For example, if you tell me a whole problem about yourself and my reaction is harsh, it's probably Because your problem would reactivate something inside of me, maybe a past pain, that has nothing to do with you. You'll sadly only be a mirror made of flesh. And I think, that by the way, all the transphobia and homophobia is a lot that. It is what’s sent to other people, it’s this freedom to truly be who you are and love whom you want, but it's a complicated subject and it's more complex than that.
This song, for me, is a quest. In the beginning, I say: «the walls of your skin are gradually decomposing, the wind rids you of the useless soon, you will be back, and I will be at your side, my love. ».
It is someone who goes and tries to meet themselves and me, who tells them, I will be there by your side. And that’s a bit of what happened for this music video. I usually have the role of co-directing the visuals. But here, I did the art direction. I first sent a mood board to the Quiffs team because I had no clear ideas about what I wanted this video to expres . I told them about this idea of transhumanism, augmented human beings, and dance. I wanted to work with Alexandre Fandard, a great dancer, and they came up with this idea of getting out of the rock, etc. I thought it was great. We worked like hell on the artistic direction. Finding a new team; putting talents forward that I don't see visible enough. They worked their asses off. I don't know how to say that, but 3D modeling is a crazy job. They did it with the heart; they didn’t do it for the money because there wasn’t that much of it. And I was touched as they said, “The piece is too beautiful. We’ll do it with you”. They worked with Balmain. They’re people who work on the big stuff. And having it done with the heart is so touching.

I am proud and have a lot of gratitude for the whole team at the Quiffs, and many people, including Leila Nour Johnson, on the stylism and so many others. It would be best if you went to watch the end of the video; all the names of the people are there, because there were a lot of talented people who worked on it.
DN - This is the biggest team you've worked with on a music video; what’s essential to put in place to create inclusivity and a safe space in a large group?
FL - So, how I see things it’s still pyramidal. Quiffs are hypersensitive to these issues; one of the two is in the LGBTQIA community, and we talked a lot about those things; how to be more inclusive... Typically, the question of dancing with a racialized dancer was fundamental. Because, in general, when you are black and Arab, you have fewer opportunities in dance, especially when you specialize in contemporary or classical dance; it is simply more complicated. In addition to this, I believe in intuition.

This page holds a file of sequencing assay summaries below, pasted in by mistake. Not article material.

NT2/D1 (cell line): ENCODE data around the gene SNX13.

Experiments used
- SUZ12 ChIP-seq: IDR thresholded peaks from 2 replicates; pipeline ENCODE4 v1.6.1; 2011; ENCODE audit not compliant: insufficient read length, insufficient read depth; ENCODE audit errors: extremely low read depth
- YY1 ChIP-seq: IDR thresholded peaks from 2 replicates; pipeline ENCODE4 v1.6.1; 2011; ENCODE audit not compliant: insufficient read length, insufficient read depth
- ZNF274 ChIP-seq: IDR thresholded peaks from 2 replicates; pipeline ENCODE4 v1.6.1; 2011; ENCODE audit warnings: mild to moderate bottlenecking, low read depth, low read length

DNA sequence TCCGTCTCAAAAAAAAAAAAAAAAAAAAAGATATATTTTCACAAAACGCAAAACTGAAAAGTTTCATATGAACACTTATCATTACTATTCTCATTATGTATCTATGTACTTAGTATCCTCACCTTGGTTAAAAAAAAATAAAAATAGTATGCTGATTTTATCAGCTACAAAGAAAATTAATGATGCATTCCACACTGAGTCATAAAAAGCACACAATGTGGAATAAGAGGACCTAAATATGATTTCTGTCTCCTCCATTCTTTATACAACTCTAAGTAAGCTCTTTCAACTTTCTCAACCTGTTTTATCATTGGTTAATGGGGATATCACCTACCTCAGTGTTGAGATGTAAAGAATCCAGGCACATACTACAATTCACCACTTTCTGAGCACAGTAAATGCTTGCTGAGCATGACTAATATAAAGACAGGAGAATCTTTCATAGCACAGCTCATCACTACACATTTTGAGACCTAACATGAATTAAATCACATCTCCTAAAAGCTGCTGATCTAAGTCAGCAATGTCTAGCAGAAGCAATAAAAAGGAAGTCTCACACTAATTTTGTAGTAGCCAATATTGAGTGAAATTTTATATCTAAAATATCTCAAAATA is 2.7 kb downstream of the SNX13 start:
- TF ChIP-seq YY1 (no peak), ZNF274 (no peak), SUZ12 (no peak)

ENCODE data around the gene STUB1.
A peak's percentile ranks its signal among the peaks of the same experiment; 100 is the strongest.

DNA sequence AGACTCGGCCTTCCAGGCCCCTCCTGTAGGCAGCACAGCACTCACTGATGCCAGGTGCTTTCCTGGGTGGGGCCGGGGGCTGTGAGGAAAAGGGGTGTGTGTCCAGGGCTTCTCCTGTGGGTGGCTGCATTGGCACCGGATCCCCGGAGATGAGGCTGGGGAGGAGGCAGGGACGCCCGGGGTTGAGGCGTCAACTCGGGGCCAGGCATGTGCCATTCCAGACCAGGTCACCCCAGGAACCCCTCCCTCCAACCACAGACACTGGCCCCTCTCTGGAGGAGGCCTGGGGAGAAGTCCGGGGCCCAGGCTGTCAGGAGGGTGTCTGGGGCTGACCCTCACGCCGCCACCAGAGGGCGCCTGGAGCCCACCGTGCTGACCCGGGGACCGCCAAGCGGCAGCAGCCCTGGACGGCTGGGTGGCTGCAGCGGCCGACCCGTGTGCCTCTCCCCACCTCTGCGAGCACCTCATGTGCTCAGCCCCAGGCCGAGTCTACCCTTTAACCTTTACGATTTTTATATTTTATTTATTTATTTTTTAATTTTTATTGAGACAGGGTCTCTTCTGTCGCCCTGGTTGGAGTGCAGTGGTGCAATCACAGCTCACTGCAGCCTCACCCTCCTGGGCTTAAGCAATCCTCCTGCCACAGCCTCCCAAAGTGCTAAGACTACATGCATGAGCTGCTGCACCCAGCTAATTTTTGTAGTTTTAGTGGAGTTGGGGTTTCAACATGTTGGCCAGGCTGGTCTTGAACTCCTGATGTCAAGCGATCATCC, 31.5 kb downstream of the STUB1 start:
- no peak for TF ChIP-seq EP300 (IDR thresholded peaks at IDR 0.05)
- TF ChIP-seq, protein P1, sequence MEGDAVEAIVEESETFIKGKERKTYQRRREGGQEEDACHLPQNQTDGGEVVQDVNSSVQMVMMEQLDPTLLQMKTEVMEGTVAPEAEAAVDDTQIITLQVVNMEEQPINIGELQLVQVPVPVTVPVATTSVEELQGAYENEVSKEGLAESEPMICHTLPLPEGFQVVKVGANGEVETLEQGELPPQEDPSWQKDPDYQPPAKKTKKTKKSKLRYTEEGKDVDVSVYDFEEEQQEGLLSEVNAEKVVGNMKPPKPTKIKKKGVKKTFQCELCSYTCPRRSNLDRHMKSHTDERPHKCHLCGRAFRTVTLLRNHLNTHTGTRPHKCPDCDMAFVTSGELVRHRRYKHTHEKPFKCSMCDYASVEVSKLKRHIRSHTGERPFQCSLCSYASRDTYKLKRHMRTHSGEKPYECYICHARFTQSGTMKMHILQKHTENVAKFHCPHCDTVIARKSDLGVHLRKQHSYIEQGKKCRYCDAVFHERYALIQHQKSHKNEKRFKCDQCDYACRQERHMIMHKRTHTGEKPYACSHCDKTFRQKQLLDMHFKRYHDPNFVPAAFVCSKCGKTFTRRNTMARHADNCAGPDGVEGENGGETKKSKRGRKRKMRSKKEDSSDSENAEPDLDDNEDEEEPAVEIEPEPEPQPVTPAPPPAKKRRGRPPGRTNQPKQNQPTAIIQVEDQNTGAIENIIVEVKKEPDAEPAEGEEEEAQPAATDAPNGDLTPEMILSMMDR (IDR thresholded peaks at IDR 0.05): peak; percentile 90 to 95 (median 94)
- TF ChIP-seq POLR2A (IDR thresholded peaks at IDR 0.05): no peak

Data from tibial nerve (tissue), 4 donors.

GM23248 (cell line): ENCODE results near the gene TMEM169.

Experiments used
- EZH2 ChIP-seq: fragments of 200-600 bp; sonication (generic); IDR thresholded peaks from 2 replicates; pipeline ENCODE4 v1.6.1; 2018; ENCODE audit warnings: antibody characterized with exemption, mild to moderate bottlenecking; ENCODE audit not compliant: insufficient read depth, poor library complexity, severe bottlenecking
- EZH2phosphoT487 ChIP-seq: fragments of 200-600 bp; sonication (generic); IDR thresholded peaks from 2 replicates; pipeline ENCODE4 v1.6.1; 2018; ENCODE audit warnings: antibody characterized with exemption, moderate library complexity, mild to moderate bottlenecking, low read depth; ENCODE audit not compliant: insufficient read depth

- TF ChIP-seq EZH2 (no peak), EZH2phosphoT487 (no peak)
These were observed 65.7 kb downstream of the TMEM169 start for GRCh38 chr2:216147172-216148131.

Alexandre Fandard had contacted me super long ago, and I thought it would be great to work with him. So the key is for the original team to be hyper-conscious, or in that energy and vibe. We talked about these subjects, and then we found people who are in that vibration, and then we tried to hold everyone accountable. You see, for example, when we worked with Femina, I immediately emailed Femina’s team to explain that Chaïm is a transgender man and that they had to respect his pronouns, etc. Sometimes, we make mistakes, and sometimes he was misunderstood, but immediately, I said, “Oh no, don’t say her.” You put the team forward, establish a framework, and then I see how to respect it. I can’t ask people to be something I wouldn’t actually embody; it doesn’t make sense. I must build a framework that I respect.

Then a big part of the crew was in special effects, so there were some people we haven’t seen on set. There were supposed to be ten of us, and it was already a lot for me. They were all sensitive people, but also, I think that before working on a clip where you’re not paid a lot, you watch video clips, and interviews, and you get a taste of the ethics of the artist you might work with. And if that someone was to be profoundly homophobic, transphobic, sexist, or racist, there are not too many reasons to say: “nice, I’m going to work on this project!”.
DN - To have values and advocate for them is dividing the music industry. What is your experience with this?
FL - I have the impression, that most mainstream labels are looking for the next marketable artist. They don't care about the artistry, they don't have time to waste, they want their money back and as quickly as possible. They might be scared that a politically engaged woman, who talks about feminism, and racism, could split the audience. The most important thing to me is to stay true to myself and collaborate with people who share the same values as me, they do exist. Everyone has a tribe.
DN - In your piece Festa Tocandira in which you address the deconstruction of masculinity, can you tell us how you approached the process of creating this piece?